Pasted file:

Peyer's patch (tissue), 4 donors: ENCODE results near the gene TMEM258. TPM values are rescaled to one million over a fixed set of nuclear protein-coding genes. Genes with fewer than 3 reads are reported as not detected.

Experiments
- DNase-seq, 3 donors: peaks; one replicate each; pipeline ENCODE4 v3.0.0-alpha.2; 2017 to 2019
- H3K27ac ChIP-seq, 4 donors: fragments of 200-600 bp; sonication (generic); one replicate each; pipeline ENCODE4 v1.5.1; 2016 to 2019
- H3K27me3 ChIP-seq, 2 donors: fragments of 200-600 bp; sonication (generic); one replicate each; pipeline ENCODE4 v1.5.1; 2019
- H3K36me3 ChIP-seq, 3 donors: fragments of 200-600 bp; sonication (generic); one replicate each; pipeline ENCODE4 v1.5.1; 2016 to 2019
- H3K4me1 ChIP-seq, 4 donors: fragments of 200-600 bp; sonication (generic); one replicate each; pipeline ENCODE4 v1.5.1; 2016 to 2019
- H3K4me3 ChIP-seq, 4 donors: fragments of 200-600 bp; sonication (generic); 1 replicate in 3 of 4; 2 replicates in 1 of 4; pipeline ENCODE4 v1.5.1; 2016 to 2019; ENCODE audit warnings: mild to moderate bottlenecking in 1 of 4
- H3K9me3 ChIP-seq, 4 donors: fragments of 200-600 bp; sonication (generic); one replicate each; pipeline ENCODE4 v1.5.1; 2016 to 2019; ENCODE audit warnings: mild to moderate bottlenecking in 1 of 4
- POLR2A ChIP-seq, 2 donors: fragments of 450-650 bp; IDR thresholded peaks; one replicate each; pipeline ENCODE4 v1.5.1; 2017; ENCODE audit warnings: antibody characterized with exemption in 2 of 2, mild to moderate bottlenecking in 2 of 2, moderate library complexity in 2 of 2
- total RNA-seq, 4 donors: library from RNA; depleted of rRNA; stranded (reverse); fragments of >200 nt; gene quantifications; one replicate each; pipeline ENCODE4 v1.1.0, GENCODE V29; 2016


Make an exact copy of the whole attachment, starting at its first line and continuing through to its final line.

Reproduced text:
Peyer's patch (tissue), 4 donors: ENCODE results near the gene TMEM258. TPM values are rescaled to one million over a fixed set of nuclear protein-coding genes. Genes with fewer than 3 reads are reported as not detected.

Experiments
- DNase-seq, 3 donors: peaks; one replicate each; pipeline ENCODE4 v3.0.0-alpha.2; 2017 to 2019
- H3K27ac ChIP-seq, 4 donors: fragments of 200-600 bp; sonication (generic); one replicate each; pipeline ENCODE4 v1.5.1; 2016 to 2019
- H3K27me3 ChIP-seq, 2 donors: fragments of 200-600 bp; sonication (generic); one replicate each; pipeline ENCODE4 v1.5.1; 2019
- H3K36me3 ChIP-seq, 3 donors: fragments of 200-600 bp; sonication (generic); one replicate each; pipeline ENCODE4 v1.5.1; 2016 to 2019
- H3K4me1 ChIP-seq, 4 donors: fragments of 200-600 bp; sonication (generic); one replicate each; pipeline ENCODE4 v1.5.1; 2016 to 2019
- H3K4me3 ChIP-seq, 4 donors: fragments of 200-600 bp; sonication (generic); 1 replicate in 3 of 4; 2 replicates in 1 of 4; pipeline ENCODE4 v1.5.1; 2016 to 2019; ENCODE audit warnings: mild to moderate bottlenecking in 1 of 4
- H3K9me3 ChIP-seq, 4 donors: fragments of 200-600 bp; sonication (generic); one replicate each; pipeline ENCODE4 v1.5.1; 2016 to 2019; ENCODE audit warnings: mild to moderate bottlenecking in 1 of 4
- POLR2A ChIP-seq, 2 donors: fragments of 450-650 bp; IDR thresholded peaks; one replicate each; pipeline ENCODE4 v1.5.1; 2017; ENCODE audit warnings: antibody characterized with exemption in 2 of 2, mild to moderate bottlenecking in 2 of 2, moderate library complexity in 2 of 2
- total RNA-seq, 4 donors: library from RNA; depleted of rRNA; stranded (reverse); fragments of >200 nt; gene quantifications; one replicate each; pipeline ENCODE4 v1.1.0, GENCODE V29; 2016